Winging it

A damselfly's adult life is so short that a newly hatched female must mate and lay her eggs in the same day that she hatches. Her success will depend on her fragile wings. Few insects can escape from a spider's web, but her wings are more powerful than they look and the female manages to pull free and avoid a sticky end. Over the stream, dark-winged males compete with each other for the best territories. The female watches and waits for a chance to mate with the victor. Once mating is over, she must find the best location to lay her eggs. She warms her muscles up, before taking off and flying low over the stream, a dangerous strategy when there are insect-loving frogs lurking under the surface. But she needs to lay her eggs underwater for them to survive so has to dice with death. Then, for the first time, her wings become a hindrance as they become waterlogged. But in fact they help her in an unexpected way. She traps a bubble of air underneath them so she's able to dive underwater, and stay under long enough to cut a hole in a stem and lay her eggs. Then, she has to get out of the water fast before she drowns, and once again her wings look like they'll spell her death sentence. She has to use every bit of her strength to pull her wet wings free of the surface tension and only the strongest of females will survive this final test.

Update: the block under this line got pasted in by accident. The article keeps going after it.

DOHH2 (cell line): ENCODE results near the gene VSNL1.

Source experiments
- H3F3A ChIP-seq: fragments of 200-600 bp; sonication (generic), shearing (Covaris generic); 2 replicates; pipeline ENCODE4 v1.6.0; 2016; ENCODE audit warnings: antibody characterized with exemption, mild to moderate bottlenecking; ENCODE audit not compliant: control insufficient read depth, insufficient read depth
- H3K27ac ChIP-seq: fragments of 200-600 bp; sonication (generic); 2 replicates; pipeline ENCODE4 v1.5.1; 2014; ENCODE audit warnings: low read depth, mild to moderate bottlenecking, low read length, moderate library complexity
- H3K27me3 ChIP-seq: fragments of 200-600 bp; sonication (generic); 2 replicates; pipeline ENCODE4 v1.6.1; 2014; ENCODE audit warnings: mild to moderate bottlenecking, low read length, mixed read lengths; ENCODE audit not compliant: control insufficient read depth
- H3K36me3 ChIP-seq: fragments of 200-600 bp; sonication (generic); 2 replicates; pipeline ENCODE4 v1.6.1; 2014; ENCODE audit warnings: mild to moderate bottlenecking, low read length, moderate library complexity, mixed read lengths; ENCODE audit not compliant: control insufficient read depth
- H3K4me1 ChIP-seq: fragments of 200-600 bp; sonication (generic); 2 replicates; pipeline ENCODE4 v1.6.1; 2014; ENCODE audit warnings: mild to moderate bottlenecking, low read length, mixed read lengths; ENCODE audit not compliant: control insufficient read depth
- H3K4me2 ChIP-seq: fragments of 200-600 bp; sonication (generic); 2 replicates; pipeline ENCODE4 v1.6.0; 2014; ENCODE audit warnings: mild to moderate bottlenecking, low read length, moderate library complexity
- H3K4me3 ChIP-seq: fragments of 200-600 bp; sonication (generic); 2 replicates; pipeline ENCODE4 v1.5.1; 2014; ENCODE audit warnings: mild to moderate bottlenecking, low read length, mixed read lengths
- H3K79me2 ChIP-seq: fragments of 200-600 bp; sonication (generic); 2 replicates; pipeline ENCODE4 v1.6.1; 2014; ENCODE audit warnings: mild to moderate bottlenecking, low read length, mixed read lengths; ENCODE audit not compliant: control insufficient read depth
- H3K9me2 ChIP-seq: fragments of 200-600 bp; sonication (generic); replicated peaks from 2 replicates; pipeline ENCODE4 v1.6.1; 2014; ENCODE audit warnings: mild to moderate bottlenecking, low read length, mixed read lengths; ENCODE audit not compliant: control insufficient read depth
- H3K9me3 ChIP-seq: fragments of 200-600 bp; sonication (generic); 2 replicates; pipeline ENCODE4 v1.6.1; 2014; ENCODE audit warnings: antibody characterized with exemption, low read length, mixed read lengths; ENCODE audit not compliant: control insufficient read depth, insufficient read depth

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5 minutes

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